Zespri holds plant variety rights (PVRs) for G3 and G9 varieties of golden kiwifruit in New Zealand under the Plant Variety Rights Act 1987 (PVR Act).  Mr Gao and Ms Xue, through Similing Face, grew G3 kiwifruit under licence from Zespri beginning in 2013 on an orchard in New Zealand.  In 2016 Zespri became aware G3 was being grown in China.  Zespri engaged private investigators who located a Mr Shu in China who admitted to growing G3 and G9 on orchards in China – namely the Chibi, Xianning 1, Xianning 2 and Wuhan orchards.  Two Zespri employees, Mr Max and Ms McCann Morrison, travelled to China to meet Mr Shu and visit three of those orchards.  Zespri alleged Mr Gao (acting for Smiling Face) sold G3 and G9 budwood to Mr Shu when he travelled to China to meet Mr Shu in August 2012.  Mr Gao admitted to agreeing to sell Mr Shu G3 and G9 budwood, as well as signing a False Licence Agreement with Mr Shu in October 2012.  The False Licence Agreement provided for supply of the budwood in August 2012 by Smiling Face, as well as the purported grant of property rights to G3 and G9 throughout China in exchange for RMB 10 million.  Mr Gao also admitted to agreeing to sell G3 budwood to a Mr Li in China though Mr Li later pulled out of the sale.  Zespri also alleged Mr Gao entered a joint venture with a Mr Yu in China to develop the Liangshan Yi orchard in China to which Mr Gao allegedly supplied G3.  Zespri brought proceedings against Mr Gao and Smiling Face for breaches of its New Zealand PVRs under the PVR Act and proceedings against Mr Gao and Ms Xue for breaches of their G3 Licence Agreements with Zespri.  The High Court held Mr Gao and Smiling Face breached Zespri’s New Zealand PVRs and awarded Zespri damages of NZD 14,894,100 on the basis of a notional licence fee for the orchard areas in China, discounted by 50 per cent.  The High Court also held Mr Gao and Ms Xue breached their G3 Licence Agreements with Zespri and awarded Zespri NZD 10,824,300 – again on basis of a notional licence fee for the orchard areas in China discounted by 50 per cent.  Mr Gao, Smiling Face and Ms Xue (the appellants) appeal that judgment.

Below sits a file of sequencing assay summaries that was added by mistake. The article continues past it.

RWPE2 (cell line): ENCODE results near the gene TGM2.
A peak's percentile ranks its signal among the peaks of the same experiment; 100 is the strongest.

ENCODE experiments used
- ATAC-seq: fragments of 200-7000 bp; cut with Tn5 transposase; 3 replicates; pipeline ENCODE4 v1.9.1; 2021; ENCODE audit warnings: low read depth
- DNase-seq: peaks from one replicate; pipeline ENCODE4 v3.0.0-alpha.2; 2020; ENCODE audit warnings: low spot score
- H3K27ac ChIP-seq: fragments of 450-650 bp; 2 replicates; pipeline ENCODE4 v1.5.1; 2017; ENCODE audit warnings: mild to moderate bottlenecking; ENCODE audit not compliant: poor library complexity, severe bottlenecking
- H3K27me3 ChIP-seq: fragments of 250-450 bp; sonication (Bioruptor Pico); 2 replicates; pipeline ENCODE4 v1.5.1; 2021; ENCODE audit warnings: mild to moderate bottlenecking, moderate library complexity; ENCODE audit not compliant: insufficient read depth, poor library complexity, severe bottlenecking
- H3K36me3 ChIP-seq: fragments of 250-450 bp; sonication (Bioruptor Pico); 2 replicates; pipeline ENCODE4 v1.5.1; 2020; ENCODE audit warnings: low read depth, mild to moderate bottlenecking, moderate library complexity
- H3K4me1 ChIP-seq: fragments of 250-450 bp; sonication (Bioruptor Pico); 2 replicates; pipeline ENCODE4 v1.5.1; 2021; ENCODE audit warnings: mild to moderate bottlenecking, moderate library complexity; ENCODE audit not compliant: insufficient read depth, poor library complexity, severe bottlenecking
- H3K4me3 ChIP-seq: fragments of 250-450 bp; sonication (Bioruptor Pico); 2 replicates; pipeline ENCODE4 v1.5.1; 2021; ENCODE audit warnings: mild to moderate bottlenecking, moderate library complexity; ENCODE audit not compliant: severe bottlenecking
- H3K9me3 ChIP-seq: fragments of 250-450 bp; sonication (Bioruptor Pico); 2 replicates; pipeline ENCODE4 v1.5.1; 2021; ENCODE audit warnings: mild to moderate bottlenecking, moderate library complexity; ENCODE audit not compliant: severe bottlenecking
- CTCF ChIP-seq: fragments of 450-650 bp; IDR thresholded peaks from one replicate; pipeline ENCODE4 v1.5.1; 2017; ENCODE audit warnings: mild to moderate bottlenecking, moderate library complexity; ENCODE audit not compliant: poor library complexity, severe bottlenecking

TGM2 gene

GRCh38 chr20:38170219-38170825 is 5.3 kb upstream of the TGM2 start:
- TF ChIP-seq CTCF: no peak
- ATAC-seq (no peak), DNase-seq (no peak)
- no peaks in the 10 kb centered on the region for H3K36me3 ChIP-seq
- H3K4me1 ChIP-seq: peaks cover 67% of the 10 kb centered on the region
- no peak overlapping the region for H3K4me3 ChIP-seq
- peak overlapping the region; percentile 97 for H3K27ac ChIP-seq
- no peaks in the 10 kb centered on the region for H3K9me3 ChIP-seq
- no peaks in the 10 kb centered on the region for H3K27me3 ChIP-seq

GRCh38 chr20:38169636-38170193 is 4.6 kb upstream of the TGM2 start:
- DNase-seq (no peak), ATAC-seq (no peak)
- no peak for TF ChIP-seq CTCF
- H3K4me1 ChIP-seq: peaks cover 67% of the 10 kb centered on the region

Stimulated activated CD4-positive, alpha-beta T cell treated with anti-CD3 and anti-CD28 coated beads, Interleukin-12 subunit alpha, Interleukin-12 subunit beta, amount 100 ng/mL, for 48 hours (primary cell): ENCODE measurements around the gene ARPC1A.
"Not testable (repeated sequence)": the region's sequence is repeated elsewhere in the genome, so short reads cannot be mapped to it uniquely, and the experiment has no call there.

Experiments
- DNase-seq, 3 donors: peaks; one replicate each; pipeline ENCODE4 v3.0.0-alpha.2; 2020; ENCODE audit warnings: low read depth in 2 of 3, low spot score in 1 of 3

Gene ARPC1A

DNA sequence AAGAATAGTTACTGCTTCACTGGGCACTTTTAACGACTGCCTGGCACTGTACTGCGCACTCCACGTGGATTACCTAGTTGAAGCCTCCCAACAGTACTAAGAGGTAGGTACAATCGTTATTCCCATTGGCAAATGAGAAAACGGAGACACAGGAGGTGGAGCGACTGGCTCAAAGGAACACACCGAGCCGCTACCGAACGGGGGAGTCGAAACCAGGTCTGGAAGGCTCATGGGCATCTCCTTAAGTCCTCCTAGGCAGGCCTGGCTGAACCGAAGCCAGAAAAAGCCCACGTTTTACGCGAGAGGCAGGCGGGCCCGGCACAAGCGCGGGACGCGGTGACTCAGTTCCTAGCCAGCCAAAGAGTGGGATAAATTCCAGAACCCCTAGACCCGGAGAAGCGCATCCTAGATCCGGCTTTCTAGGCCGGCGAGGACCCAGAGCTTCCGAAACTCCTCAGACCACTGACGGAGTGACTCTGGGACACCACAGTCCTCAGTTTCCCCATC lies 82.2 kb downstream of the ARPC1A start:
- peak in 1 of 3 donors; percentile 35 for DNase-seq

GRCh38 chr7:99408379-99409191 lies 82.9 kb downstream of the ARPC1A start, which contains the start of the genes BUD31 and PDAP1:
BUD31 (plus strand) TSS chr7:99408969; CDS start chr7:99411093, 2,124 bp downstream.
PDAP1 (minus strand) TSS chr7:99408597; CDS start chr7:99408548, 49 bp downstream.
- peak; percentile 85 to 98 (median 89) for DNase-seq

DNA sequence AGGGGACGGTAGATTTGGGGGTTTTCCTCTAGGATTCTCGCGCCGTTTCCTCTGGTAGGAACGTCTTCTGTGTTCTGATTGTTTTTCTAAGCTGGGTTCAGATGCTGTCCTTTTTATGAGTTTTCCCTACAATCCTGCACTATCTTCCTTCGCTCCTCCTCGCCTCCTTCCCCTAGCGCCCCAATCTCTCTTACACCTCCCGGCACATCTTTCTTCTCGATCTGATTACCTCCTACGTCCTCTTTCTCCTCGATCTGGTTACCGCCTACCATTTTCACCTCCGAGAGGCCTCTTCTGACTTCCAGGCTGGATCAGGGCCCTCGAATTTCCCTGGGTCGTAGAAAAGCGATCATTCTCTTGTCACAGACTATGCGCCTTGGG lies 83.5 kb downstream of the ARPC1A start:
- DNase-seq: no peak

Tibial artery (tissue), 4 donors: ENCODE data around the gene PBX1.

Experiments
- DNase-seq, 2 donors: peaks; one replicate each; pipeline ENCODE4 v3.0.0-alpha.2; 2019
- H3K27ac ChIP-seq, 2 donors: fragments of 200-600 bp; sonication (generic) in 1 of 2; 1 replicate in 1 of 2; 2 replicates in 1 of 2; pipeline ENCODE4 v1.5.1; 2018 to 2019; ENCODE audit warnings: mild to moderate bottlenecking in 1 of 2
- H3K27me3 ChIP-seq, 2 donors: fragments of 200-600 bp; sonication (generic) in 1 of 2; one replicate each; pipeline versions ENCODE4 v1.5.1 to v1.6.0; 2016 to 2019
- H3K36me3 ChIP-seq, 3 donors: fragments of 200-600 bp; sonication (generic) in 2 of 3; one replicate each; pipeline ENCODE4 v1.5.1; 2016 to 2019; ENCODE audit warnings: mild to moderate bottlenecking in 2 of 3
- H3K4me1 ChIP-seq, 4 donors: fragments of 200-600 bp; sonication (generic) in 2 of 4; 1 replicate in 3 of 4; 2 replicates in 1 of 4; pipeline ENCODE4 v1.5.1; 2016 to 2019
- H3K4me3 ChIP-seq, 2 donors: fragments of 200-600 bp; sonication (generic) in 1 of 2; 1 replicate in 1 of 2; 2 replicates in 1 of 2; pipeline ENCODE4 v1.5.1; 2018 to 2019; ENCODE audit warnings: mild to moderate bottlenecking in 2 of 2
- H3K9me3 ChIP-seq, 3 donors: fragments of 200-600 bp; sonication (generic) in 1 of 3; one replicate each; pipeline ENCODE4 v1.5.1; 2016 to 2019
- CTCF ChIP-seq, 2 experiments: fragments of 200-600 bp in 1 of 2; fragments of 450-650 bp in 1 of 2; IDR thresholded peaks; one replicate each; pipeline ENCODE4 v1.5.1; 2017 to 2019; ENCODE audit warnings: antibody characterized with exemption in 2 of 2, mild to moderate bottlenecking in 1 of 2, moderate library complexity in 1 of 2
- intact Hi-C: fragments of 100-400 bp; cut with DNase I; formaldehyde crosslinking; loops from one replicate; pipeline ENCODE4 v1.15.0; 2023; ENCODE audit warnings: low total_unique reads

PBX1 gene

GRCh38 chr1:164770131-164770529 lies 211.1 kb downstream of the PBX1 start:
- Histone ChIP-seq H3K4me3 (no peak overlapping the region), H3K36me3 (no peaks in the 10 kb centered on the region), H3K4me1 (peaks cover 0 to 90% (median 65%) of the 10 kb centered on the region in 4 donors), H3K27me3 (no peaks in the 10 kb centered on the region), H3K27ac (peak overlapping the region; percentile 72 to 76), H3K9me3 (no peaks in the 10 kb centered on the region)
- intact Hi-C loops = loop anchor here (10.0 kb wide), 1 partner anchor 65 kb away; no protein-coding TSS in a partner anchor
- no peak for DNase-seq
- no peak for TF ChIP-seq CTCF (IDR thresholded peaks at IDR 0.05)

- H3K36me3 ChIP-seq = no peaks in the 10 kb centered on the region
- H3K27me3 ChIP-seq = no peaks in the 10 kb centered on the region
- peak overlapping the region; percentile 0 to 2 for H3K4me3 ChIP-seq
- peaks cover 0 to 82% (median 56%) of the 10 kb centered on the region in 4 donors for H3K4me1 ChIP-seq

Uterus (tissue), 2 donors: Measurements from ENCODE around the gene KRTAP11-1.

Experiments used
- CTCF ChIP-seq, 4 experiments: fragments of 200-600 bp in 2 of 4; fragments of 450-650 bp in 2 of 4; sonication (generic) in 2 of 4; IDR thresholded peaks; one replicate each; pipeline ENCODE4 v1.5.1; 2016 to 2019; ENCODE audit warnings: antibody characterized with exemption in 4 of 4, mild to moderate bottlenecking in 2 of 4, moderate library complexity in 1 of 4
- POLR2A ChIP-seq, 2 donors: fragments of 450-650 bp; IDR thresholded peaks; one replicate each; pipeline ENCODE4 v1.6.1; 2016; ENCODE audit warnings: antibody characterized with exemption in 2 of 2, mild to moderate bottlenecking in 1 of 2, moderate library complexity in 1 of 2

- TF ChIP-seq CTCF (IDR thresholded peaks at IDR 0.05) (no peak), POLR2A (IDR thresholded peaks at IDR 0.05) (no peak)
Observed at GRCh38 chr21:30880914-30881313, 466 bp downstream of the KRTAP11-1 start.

Evidence – Hearsay.  Did the Judge err in finding hearsay statements made by Mr Shu to Mr Max and Ms McCann Morrison were admissible.Held:  No.  Mr Shu’s statements as to the quantities of G3 and G9 his orchards produced and the size of the Wuhan Orchard were clearly assertions he was growing G3 and G9 and relied on by Zespri to prove he was doing so.  The statements were hearsay.  The Judge did not err in assessing the statements’ threshold reliability.  The statements were spontaneous admissions against interest and corroborated by personal observations of Mr Max and Ms McCann Morrison, the photographs and video they took, the False License Agreement, the messages between Mr Shu and Mr Gao, and Ms McCann Morrison’s evidence of the context in which the orchard visits took place.  The absence of contemporaneous documentation, including translator notes, is a matter going to weight.  The medium of translation does not itself clothe a translated statement with a hearsay character.  Proof of accuracy of translation can be assessed against the circumstances and goes to weight.  That the translated statements were amply corroborated suggests the translation, at least on significant matters, was sufficiently accurate.  No specific examples of potential mistranslation were offered.  The Judge could find Mr Shu was unavailable.  Mr Shu was compellable but outside of New Zealand and Ms McCann Morrison’s (corroborated) evidence properly established he was unwilling to give evidence.